Chandler Parsons claims the tweet that sparked the emoji war wasn't about DeAndre Jordan

It was the tweet that sparked one of the more ridiculous days in recent NBA memory:

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With that one plane emoji, fired off shortly after reports began to circulate that free-agent center DeAndre Jordan had started to change his mind about leaving the Los Angeles Clippers to join the Dallas Mavericks in free agency, Mavericks swingman/lead recruiter Chandler Parsons touched off a social-media firestorm. The viewing public took Parsons' tweet to mean that he was heading to Houston for one last meeting with Jordan to attempt to convince him to hold fast and stick to the agreement he'd made with Mark Cuban one week earlier; many Clippers soon responded in kind.

The insanity soon spread to totally uninvolved parties, like Kobe Bryant and Tony Romo, and became a ludicrous viral happening that, according to those involved, far outstripped the reality of the situation, which — as you surely know — ended with Jordan back in L.A., the Mavs up a certain creek, and Cuban and Doc Rivers waging a war of words that continues two months later.

Chandler and DeAndre, in [smiley-face emoji]-er days.
Chandler and DeAndre, in [smiley-face emoji]-er days.

The damnedest thing about it? According to Parsons, that plane didn't mean what we thought it meant. From an interview on Dallas' KRLD-FM, as transcribed by

I loved the emojis during all of that, and then everybody started jumping on that and there were emojis everywhere — did you enjoy all that, or was it too stressful to enjoy it?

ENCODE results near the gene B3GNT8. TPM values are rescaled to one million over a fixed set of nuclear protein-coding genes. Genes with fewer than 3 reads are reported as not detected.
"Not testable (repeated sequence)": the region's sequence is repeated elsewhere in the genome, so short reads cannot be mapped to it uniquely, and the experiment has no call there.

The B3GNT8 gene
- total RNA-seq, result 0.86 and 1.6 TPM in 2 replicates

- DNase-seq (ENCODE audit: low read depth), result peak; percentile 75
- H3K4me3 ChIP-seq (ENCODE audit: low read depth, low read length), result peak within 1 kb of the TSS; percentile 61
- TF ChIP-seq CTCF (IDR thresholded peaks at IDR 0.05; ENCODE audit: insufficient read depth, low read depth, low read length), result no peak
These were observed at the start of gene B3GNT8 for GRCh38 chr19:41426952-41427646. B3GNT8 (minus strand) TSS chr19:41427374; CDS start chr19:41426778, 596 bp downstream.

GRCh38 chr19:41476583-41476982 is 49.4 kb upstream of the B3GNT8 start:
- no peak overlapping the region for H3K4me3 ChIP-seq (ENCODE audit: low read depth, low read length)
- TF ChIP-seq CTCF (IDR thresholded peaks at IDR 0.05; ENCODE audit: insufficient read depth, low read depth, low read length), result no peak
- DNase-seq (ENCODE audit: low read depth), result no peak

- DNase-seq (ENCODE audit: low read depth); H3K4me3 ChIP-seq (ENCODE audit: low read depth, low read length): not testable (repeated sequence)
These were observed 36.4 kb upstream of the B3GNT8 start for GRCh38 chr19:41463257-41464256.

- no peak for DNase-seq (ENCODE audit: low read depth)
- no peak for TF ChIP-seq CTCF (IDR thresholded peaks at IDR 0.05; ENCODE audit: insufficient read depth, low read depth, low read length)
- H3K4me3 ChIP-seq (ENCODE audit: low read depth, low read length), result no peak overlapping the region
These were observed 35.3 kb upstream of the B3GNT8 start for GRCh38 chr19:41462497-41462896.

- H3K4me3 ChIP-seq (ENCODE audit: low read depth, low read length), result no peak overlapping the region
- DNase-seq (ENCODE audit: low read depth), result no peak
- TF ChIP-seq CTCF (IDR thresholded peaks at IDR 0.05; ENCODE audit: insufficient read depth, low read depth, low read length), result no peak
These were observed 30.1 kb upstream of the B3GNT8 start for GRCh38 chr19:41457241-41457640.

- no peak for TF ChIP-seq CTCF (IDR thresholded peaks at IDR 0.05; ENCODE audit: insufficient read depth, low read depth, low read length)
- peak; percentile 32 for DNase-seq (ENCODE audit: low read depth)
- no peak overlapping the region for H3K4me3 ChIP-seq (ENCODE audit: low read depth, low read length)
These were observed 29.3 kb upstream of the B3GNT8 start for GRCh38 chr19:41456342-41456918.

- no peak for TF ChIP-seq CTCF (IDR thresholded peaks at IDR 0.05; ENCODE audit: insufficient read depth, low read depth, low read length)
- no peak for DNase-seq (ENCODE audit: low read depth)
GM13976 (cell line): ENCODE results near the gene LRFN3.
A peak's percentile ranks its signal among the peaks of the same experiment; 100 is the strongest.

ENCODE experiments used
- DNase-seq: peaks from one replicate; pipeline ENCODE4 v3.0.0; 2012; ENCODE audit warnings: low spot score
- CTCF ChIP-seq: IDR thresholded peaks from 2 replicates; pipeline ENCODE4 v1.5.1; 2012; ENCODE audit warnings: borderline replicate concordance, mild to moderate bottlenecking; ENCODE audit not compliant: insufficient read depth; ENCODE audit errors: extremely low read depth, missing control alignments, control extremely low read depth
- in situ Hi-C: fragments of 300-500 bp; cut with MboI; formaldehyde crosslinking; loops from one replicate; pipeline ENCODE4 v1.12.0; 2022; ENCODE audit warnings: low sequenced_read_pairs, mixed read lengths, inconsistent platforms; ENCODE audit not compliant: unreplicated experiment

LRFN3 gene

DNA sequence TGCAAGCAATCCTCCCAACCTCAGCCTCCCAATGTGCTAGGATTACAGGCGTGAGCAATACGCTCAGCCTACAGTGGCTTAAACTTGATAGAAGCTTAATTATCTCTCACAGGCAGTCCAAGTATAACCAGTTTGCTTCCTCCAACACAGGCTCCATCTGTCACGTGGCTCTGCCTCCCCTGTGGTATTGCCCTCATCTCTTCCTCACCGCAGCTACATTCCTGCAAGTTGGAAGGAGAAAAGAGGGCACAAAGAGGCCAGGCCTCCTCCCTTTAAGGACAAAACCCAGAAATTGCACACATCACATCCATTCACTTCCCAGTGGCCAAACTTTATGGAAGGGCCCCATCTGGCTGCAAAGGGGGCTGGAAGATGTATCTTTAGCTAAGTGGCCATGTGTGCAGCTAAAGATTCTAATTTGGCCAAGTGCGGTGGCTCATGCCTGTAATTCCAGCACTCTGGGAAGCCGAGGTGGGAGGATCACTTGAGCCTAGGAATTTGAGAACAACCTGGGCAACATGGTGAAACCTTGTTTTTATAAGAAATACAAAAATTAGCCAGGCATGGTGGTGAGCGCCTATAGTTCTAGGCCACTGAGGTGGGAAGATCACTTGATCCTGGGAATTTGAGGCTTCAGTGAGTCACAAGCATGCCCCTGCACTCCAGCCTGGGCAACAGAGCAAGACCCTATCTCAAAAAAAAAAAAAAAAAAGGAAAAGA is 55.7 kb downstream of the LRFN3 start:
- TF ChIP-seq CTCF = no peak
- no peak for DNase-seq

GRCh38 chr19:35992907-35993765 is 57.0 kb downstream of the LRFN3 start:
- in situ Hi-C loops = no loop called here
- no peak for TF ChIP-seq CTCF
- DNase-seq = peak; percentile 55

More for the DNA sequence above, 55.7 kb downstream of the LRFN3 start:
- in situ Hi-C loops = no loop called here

Parsons: You know what's funny? Actually, when I tweeted that plane emoji, I was leaving LA and going to Vegas for my girlfriend's birthday. I wasn't even going to Houston. I didn't even think about it initially, then it started blowing up, and obviously the timing of it was perfect and then it just kind of took off with J.J. [Redick] tweeting the car and [Chris Paul] and everybody — I saw the Dodgers, the Warriors, Kobe, MJ, everybody started tweeting it so that was more funny than ever. At that point, it was already over and he was going back to the Clippers, so might as well make light of it.

Oh. OK, then. So ... too late to delete all those tweets, everyone?

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Whether you believe Parsons' story to be a correction of the record or an attempt to revise history in a way that limits his own exposure — I mean, if you weren't trying to hop on the private jet that you and Cubes had used in your previous attempt to seal the deal and in fact weren't even talking about trying to get another sitdown with Jordan, then did you even really lose out? — is, at this stage, pretty much immaterial. The Clips' gain was the Mavericks' loss, the relationship between Jordan and Parsons has changed forever, and we're now forced to take every emoji — even ones screenshotted and tweeted as picture attachments by future Hall of Famers — with more than a few grains of salt.

Oh, well. At least we'll always have our weird, exceptionally specific and exceedingly difficult-to-explain-to-someone-who-doesn't-use-social-media jokes.

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Dan Devine is an editor for Ball Don't Lie on Yahoo Sports. Have a tip? Email him at or follow him on Twitter!

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